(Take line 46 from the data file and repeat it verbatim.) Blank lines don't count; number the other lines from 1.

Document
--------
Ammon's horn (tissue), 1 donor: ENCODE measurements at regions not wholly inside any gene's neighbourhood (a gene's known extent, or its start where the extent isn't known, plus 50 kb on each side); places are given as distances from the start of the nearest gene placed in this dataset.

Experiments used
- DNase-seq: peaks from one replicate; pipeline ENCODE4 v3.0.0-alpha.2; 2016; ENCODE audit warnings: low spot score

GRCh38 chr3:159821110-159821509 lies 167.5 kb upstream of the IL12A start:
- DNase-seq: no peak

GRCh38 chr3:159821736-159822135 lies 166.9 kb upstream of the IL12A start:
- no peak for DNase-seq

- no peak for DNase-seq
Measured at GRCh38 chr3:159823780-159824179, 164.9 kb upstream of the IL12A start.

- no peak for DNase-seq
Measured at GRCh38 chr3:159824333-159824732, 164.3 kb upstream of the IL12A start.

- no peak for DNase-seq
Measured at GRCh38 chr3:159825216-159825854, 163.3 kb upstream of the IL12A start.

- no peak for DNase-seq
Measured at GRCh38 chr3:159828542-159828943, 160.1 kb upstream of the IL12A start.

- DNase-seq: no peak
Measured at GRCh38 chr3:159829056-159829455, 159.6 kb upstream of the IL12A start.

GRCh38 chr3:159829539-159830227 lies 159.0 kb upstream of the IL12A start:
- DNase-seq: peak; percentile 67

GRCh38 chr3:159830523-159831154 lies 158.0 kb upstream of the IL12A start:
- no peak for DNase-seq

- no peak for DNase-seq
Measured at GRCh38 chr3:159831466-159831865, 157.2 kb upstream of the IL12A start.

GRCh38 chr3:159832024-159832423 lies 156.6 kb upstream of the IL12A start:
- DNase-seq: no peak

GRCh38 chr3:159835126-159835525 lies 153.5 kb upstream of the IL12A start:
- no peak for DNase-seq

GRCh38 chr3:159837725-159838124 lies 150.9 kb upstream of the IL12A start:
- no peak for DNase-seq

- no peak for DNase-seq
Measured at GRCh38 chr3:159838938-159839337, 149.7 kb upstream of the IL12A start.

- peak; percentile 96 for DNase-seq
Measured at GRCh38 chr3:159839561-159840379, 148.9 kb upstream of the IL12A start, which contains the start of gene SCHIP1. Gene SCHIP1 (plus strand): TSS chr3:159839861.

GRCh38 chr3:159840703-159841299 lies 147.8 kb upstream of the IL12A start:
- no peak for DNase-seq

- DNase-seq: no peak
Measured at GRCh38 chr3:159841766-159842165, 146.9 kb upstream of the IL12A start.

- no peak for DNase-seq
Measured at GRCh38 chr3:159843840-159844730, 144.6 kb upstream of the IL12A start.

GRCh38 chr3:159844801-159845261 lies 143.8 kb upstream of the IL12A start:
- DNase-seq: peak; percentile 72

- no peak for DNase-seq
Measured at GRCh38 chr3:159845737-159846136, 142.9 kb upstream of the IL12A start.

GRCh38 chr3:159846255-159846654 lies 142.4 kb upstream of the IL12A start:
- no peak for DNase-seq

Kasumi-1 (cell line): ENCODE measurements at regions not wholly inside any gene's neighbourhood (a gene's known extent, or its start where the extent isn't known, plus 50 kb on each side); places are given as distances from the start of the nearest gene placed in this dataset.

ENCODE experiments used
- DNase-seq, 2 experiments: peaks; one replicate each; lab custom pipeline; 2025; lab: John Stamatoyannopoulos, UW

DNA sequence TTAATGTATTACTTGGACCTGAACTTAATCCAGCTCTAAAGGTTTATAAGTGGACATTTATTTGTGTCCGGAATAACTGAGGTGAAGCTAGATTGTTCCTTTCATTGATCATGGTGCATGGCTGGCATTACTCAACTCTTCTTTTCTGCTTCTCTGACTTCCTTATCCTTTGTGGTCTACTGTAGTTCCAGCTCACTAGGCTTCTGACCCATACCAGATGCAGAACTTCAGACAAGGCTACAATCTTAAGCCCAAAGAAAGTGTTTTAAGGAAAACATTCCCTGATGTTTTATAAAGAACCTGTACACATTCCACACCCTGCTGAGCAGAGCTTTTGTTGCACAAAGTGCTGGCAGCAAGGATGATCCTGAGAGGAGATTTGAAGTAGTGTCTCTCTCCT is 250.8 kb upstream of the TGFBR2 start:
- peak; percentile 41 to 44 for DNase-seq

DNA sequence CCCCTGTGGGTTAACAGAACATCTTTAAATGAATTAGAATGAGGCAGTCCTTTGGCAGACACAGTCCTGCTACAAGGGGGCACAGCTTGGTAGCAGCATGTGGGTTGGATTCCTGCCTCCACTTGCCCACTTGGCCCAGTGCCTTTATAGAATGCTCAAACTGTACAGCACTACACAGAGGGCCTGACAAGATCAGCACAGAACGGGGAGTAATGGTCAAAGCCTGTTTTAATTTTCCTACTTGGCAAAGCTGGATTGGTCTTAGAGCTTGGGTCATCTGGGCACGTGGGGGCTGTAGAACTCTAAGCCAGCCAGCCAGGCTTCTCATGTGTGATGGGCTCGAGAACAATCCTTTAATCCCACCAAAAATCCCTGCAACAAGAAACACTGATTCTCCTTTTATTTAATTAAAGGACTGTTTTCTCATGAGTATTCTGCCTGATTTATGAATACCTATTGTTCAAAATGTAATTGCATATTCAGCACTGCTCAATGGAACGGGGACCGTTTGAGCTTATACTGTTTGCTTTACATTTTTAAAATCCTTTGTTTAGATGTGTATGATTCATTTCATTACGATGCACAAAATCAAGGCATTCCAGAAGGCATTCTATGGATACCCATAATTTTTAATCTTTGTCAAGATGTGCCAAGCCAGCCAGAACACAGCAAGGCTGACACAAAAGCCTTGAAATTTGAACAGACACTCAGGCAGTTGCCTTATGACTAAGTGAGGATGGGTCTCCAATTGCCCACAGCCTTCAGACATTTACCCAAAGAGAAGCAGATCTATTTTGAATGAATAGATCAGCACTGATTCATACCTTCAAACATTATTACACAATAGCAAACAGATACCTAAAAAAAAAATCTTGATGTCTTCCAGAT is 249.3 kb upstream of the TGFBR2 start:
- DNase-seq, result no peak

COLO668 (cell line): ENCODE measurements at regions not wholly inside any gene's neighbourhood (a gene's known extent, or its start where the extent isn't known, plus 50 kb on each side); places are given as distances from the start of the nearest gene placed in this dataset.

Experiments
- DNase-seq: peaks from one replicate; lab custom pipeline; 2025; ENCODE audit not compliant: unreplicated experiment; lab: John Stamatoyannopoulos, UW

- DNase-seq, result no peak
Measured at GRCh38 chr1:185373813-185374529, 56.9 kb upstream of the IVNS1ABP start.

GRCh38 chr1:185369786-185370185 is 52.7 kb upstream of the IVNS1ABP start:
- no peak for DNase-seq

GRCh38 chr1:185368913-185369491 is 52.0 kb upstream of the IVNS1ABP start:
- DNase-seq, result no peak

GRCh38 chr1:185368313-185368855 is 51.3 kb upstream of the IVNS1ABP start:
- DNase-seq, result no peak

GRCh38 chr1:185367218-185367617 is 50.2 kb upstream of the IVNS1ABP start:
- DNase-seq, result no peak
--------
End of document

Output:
Kasumi-1 (cell line): ENCODE measurements at regions not wholly inside any gene's neighbourhood (a gene's known extent, or its start where the extent isn't known, plus 50 kb on each side); places are given as distances from the start of the nearest gene placed in this dataset.